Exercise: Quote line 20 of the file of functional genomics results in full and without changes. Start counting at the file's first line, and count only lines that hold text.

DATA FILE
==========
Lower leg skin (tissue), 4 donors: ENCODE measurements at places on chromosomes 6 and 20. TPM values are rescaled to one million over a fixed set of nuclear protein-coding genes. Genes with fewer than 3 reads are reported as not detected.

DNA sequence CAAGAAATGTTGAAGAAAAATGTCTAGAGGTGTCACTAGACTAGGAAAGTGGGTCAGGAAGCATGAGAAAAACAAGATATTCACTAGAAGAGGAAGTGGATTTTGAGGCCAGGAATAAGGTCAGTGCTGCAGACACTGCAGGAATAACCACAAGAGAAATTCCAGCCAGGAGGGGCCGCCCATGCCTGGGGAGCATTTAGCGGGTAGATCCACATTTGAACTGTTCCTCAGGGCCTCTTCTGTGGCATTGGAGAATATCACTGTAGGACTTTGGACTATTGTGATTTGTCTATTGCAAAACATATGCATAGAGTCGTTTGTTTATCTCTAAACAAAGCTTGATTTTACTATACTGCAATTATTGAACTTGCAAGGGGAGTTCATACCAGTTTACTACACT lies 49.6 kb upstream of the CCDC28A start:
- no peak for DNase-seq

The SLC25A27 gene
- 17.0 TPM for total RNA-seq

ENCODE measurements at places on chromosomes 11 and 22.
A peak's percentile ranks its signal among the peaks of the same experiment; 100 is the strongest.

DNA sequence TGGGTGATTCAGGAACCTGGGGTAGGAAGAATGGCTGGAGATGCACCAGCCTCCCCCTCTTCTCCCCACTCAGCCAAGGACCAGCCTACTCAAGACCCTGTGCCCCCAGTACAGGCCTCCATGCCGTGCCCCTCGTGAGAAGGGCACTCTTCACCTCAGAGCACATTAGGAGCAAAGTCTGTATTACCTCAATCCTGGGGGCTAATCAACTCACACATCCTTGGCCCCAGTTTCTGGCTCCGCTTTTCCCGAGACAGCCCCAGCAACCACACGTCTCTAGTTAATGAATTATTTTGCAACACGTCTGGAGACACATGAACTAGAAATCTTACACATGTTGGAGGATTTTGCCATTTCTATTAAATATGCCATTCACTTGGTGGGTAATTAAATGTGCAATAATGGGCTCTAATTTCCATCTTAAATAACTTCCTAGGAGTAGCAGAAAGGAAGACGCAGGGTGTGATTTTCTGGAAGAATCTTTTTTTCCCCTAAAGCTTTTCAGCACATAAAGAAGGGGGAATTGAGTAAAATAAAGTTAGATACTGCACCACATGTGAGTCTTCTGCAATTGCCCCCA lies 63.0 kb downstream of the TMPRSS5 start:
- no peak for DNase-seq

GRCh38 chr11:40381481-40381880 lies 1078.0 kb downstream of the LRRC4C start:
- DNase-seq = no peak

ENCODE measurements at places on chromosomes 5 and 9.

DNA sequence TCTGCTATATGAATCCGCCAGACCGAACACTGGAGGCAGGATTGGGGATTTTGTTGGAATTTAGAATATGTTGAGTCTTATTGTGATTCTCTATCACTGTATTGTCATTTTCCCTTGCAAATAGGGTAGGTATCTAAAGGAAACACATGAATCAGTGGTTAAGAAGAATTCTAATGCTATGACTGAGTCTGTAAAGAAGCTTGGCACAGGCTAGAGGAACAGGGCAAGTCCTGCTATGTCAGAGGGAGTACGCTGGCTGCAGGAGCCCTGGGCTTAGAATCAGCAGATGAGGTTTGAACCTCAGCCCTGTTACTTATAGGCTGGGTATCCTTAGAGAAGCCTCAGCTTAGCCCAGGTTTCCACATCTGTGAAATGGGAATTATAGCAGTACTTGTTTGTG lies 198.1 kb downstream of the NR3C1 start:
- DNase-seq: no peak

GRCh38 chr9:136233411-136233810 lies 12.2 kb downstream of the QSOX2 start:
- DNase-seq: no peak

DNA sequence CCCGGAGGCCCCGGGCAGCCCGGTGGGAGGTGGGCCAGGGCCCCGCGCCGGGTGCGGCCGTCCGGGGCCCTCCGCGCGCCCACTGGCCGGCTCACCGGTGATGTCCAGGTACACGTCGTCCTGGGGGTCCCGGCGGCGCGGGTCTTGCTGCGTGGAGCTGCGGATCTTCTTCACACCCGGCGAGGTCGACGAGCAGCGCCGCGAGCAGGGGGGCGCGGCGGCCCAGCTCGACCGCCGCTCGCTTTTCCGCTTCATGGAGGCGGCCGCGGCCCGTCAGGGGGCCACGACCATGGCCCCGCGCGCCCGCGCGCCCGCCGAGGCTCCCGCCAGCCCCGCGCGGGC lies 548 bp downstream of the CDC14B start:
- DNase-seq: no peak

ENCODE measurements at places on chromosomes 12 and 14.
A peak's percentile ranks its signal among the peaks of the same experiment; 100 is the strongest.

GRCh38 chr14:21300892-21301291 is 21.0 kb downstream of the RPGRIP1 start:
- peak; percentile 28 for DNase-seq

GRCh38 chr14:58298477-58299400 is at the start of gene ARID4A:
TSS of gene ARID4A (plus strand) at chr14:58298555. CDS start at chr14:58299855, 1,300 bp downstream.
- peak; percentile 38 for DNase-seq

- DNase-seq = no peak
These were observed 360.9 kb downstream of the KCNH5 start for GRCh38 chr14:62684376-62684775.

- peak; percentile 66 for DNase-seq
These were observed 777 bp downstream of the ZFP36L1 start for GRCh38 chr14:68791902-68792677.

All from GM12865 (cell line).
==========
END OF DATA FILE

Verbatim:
A peak's percentile ranks its signal among the peaks of the same experiment; 100 is the strongest.